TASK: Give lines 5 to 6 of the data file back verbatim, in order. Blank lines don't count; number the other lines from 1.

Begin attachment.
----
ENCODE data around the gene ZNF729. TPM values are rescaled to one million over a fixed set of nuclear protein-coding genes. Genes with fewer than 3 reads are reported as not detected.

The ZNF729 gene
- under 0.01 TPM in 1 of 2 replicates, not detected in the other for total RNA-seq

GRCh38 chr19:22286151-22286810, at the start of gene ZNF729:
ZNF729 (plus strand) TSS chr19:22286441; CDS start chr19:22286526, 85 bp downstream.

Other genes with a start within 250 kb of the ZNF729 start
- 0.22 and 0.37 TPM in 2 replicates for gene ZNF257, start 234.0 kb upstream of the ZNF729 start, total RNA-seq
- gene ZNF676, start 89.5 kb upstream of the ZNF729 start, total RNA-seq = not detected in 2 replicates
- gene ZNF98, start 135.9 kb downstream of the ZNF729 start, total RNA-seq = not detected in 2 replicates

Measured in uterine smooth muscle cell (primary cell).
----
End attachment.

ZNF729 (plus strand) TSS chr19:22286441; CDS start chr19:22286526, 85 bp downstream.

Other genes with a start within 250 kb of the ZNF729 start